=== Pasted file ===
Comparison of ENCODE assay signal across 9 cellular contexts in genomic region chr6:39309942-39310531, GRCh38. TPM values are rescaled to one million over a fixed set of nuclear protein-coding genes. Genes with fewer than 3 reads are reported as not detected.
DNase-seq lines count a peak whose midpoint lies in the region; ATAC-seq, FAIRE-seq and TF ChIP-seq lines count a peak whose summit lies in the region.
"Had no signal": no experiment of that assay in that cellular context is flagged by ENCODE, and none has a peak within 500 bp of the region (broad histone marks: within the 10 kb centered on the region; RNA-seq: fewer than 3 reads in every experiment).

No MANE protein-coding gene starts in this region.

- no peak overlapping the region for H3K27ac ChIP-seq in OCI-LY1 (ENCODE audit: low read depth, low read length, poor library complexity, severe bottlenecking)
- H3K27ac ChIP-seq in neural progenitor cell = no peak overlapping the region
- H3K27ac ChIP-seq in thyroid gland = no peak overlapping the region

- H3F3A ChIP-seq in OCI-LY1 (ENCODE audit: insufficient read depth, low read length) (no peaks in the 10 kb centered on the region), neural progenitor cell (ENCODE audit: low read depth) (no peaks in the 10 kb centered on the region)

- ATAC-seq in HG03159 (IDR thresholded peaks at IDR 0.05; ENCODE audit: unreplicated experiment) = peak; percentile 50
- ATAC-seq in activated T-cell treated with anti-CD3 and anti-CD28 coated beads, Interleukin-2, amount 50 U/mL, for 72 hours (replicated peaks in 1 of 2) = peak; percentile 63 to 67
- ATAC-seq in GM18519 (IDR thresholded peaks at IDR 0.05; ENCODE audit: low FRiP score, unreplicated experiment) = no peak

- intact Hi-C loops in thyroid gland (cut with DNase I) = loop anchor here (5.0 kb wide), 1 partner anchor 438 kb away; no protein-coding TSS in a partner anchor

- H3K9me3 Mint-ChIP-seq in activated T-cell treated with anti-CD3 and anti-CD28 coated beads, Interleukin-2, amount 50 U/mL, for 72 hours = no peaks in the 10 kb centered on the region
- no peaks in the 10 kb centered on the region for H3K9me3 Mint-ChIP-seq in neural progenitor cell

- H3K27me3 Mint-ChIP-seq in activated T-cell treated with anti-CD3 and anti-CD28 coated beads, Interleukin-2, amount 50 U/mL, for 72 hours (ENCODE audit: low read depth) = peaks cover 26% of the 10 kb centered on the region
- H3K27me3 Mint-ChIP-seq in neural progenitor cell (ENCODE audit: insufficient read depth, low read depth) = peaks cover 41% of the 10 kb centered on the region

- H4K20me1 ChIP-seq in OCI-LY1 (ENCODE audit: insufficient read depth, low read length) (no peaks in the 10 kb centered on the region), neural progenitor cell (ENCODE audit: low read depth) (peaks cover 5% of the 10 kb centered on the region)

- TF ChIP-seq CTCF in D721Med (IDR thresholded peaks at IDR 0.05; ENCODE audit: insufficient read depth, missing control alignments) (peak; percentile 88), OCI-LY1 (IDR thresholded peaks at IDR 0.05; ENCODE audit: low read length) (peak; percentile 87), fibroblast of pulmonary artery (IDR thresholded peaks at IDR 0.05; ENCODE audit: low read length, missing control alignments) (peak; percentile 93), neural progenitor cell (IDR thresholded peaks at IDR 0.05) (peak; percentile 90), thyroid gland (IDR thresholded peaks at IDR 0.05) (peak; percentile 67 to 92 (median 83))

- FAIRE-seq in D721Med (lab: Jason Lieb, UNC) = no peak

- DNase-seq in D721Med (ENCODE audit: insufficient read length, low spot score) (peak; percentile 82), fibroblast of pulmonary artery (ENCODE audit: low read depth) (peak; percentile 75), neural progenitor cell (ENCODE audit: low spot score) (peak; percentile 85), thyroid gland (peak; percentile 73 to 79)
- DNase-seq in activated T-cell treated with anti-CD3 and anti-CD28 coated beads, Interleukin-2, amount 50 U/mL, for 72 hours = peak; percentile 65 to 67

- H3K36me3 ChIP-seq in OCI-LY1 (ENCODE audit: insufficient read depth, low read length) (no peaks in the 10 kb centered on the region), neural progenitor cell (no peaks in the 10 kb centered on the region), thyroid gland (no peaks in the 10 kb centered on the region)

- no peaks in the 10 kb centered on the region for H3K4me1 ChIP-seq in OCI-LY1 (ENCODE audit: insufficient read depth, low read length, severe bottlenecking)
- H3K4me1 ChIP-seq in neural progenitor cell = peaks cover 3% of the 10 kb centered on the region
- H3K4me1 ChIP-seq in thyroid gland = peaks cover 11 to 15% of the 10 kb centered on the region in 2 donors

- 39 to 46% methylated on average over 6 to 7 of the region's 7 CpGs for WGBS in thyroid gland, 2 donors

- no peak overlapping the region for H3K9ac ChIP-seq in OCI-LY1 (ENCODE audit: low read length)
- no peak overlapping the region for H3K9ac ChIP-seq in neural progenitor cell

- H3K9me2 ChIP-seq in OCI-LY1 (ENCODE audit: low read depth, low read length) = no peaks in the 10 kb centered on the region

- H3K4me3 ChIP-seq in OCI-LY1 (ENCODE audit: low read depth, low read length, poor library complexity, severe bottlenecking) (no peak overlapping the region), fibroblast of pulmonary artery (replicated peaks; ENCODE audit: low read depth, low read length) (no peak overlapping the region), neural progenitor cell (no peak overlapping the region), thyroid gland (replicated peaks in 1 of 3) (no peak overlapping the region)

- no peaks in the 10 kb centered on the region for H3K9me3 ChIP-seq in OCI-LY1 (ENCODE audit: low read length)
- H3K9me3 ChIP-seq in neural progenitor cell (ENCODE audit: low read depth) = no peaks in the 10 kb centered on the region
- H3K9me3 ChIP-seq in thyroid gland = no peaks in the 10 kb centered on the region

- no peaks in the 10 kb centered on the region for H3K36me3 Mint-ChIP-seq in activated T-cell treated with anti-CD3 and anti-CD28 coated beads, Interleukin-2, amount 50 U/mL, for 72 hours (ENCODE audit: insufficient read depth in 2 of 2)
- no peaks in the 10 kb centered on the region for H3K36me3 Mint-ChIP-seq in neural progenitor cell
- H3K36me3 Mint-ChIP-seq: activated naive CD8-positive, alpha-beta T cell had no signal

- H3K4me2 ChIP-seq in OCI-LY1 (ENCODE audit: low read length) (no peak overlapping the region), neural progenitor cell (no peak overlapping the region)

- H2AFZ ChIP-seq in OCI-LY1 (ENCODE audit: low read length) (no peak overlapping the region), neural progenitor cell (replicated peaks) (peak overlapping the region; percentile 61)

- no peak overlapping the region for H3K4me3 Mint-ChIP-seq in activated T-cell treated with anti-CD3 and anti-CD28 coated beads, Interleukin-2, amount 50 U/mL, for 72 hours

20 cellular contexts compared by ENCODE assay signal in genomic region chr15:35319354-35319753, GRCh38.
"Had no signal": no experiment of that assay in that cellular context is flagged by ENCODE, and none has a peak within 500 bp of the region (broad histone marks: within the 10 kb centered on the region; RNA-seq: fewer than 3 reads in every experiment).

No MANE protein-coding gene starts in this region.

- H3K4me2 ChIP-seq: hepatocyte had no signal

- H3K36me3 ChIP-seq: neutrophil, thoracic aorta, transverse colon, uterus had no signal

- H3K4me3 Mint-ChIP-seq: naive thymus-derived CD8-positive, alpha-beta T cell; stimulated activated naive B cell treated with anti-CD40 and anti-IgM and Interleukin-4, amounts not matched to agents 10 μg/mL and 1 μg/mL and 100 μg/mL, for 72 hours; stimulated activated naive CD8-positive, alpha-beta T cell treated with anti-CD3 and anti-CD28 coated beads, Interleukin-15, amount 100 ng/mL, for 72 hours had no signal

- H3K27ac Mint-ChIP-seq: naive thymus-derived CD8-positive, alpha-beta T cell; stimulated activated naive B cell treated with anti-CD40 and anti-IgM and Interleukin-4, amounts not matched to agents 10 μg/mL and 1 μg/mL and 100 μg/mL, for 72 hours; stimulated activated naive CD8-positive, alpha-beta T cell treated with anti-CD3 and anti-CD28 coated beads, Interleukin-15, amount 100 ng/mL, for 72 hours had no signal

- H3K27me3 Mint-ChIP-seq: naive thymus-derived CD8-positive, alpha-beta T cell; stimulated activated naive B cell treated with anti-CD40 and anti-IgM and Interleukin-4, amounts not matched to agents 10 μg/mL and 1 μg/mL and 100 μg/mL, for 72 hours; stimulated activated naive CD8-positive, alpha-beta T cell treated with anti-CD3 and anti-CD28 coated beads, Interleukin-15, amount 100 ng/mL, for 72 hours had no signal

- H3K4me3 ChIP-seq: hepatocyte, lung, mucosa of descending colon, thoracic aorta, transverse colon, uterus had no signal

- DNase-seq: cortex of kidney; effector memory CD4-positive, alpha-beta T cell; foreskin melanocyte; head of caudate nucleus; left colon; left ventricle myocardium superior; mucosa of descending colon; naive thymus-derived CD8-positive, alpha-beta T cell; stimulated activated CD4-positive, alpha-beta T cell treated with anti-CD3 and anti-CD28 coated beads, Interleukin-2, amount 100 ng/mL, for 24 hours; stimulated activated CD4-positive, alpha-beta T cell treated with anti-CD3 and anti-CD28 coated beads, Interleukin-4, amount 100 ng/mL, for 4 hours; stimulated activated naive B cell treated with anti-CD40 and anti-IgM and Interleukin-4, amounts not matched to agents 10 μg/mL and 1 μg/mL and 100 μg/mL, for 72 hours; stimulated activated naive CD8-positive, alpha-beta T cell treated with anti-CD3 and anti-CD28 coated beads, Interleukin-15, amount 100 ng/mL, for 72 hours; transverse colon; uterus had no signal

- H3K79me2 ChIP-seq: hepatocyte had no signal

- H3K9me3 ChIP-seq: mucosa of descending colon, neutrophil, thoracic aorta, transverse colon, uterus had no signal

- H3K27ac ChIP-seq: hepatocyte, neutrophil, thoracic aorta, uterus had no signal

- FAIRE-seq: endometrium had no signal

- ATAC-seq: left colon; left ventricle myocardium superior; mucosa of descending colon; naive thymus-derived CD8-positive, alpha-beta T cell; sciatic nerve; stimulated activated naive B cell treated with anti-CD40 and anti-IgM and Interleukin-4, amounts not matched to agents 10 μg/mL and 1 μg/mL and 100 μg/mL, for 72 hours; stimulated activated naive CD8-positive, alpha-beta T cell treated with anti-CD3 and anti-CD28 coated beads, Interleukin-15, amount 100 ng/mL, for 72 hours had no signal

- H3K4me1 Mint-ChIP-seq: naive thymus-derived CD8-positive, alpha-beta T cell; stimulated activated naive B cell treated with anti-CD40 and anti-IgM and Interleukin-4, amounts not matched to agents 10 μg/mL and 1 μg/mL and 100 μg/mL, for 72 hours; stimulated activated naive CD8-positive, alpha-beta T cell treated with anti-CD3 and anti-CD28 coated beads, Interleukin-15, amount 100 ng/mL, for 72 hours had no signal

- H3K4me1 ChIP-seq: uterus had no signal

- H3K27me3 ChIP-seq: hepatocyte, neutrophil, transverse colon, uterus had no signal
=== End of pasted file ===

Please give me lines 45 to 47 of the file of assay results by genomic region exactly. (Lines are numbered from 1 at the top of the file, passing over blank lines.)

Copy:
- H3K4me3 Mint-ChIP-seq: naive thymus-derived CD8-positive, alpha-beta T cell; stimulated activated naive B cell treated with anti-CD40 and anti-IgM and Interleukin-4, amounts not matched to agents 10 μg/mL and 1 μg/mL and 100 μg/mL, for 72 hours; stimulated activated naive CD8-positive, alpha-beta T cell treated with anti-CD3 and anti-CD28 coated beads, Interleukin-15, amount 100 ng/mL, for 72 hours had no signal

- H3K27ac Mint-ChIP-seq: naive thymus-derived CD8-positive, alpha-beta T cell; stimulated activated naive B cell treated with anti-CD40 and anti-IgM and Interleukin-4, amounts not matched to agents 10 μg/mL and 1 μg/mL and 100 μg/mL, for 72 hours; stimulated activated naive CD8-positive, alpha-beta T cell treated with anti-CD3 and anti-CD28 coated beads, Interleukin-15, amount 100 ng/mL, for 72 hours had no signal

- H3K27me3 Mint-ChIP-seq: naive thymus-derived CD8-positive, alpha-beta T cell; stimulated activated naive B cell treated with anti-CD40 and anti-IgM and Interleukin-4, amounts not matched to agents 10 μg/mL and 1 μg/mL and 100 μg/mL, for 72 hours; stimulated activated naive CD8-positive, alpha-beta T cell treated with anti-CD3 and anti-CD28 coated beads, Interleukin-15, amount 100 ng/mL, for 72 hours had no signal